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Science Explains How Camping For A Week Can Largely Change Your Productivity

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Science Explains How Camping For A Week Can Largely Change Your Productivity

Camping – More Than Just A Vacation Option!

Millions of us make camping trips each year, usually as a way of escaping the stresses of daily life and having fun with family and friends. However, camping isn’t just a fabulous way to spend your vacation time. Research has demonstrated that switching your routine and aligning yourself more closely with nature can help you get into the habit of keeping regular, healthier sleeping hours and boost your productivity as a result.

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How Camping Helps Improve Your Sleep Pattern

Have you ever noticed that when you camp, you feel more inclined to rise early in the mornings? Camping allows us to get back in touch with the world around us, reset our body clocks and help us face each new day with renewed energy and purpose. Many of us have an unnatural sleep pattern because we expose our bodies to lots of artificial light. As a result, instead of waking up with the sunrise and feeling sleepy as the sun sets, we manipulate our bodies into an artificial sleep schedule that can leave us feeling tired and lethargic in the mornings.

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Research published by Kenneth Wright and colleagues in the journal ‘Current Biology’ found that abstaining from artificial light sources for a week helps even those who consider themselves to be ‘night owls’ to get up early in the morning as the sun rises. Volunteers took a camping trip and gave up all exposure to manmade light sources, including torches. This forced them to sleep in accordance with nature’s rhythms, and within days they had begun to wake naturally at sunrise. Just imagine what you could get done and how much more efficient you could become at work if you started to awaken naturally in the early morning!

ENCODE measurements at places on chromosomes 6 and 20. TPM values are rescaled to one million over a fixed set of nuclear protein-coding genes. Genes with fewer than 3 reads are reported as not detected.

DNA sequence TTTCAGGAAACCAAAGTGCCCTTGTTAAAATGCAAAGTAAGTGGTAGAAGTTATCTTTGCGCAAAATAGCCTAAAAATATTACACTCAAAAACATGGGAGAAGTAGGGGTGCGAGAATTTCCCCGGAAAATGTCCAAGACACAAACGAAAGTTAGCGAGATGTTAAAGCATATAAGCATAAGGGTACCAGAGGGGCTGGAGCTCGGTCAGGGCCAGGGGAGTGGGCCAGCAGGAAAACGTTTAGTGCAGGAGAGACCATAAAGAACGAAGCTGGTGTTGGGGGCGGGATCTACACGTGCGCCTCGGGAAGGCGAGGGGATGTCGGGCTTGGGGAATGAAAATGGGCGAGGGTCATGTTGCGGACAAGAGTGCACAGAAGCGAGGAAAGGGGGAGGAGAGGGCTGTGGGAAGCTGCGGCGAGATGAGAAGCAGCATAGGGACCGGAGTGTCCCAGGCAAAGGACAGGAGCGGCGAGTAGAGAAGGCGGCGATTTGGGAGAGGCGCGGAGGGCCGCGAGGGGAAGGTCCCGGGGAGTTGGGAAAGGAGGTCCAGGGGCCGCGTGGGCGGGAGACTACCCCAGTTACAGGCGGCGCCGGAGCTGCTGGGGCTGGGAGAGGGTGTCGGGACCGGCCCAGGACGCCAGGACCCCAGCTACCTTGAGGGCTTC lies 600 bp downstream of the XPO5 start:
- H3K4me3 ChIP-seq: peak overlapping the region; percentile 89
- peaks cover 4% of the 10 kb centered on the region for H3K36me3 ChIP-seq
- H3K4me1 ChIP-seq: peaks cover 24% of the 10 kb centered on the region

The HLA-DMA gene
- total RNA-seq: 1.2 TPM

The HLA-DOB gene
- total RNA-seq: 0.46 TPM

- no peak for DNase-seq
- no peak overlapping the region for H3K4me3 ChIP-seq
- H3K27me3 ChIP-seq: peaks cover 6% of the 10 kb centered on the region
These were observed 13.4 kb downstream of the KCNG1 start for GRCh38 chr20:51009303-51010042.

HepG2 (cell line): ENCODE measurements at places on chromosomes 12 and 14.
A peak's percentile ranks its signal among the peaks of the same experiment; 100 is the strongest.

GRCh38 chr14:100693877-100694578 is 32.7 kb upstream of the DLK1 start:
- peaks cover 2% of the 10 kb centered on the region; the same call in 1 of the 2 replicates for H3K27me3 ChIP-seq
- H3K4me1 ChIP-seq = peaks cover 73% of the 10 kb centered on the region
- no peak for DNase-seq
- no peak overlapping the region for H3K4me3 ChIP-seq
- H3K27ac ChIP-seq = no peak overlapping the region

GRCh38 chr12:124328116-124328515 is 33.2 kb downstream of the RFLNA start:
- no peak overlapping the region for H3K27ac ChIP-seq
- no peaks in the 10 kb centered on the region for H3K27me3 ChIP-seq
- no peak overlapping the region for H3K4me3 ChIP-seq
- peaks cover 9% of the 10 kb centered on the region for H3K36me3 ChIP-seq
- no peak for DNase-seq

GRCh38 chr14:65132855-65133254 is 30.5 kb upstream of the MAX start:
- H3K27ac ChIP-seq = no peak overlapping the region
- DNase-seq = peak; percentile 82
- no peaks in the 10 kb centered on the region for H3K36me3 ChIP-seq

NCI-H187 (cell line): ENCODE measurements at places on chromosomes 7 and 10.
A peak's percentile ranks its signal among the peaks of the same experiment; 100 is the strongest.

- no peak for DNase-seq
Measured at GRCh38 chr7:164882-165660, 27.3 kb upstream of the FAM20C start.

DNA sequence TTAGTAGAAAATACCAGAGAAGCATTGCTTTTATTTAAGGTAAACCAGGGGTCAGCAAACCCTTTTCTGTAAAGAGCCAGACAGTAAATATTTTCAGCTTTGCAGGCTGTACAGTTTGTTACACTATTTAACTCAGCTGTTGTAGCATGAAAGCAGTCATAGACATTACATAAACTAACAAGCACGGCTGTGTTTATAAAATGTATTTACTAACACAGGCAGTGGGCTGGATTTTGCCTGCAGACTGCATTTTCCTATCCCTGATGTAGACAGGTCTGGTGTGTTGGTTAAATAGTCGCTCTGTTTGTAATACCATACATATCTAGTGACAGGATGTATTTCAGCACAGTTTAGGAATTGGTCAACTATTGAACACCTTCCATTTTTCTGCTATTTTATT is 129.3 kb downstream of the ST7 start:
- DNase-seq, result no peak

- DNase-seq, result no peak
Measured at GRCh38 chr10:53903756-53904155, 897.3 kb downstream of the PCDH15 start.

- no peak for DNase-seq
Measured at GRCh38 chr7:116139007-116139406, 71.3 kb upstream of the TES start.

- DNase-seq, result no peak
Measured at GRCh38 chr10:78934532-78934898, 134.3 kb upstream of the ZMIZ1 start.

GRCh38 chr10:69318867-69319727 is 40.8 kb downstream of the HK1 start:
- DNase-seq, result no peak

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Rise Early, Be Productive

This research has exciting implications, because studies have shown that rising early in the morning is associated with greater productivity. Jens Bonke from the Rockwool Foundation Research Unit published a paper in the Annals of Economics and Statistics demonstrating that those who find it easier to get up early in the morning or to describe themselves as ‘morning people’ tend to earn more money than those who prefer to get up later. He suggests that because western society is set up to favour, encourage and reward those who work eagerly from the start of the working day rather than wait until the afternoon or evening to pick up momentum, ‘morning people’ enjoy greater overall success, greater productivity and ultimately earn more compared with those who prefer to go to bed late and start their most intense work mid-morning or later.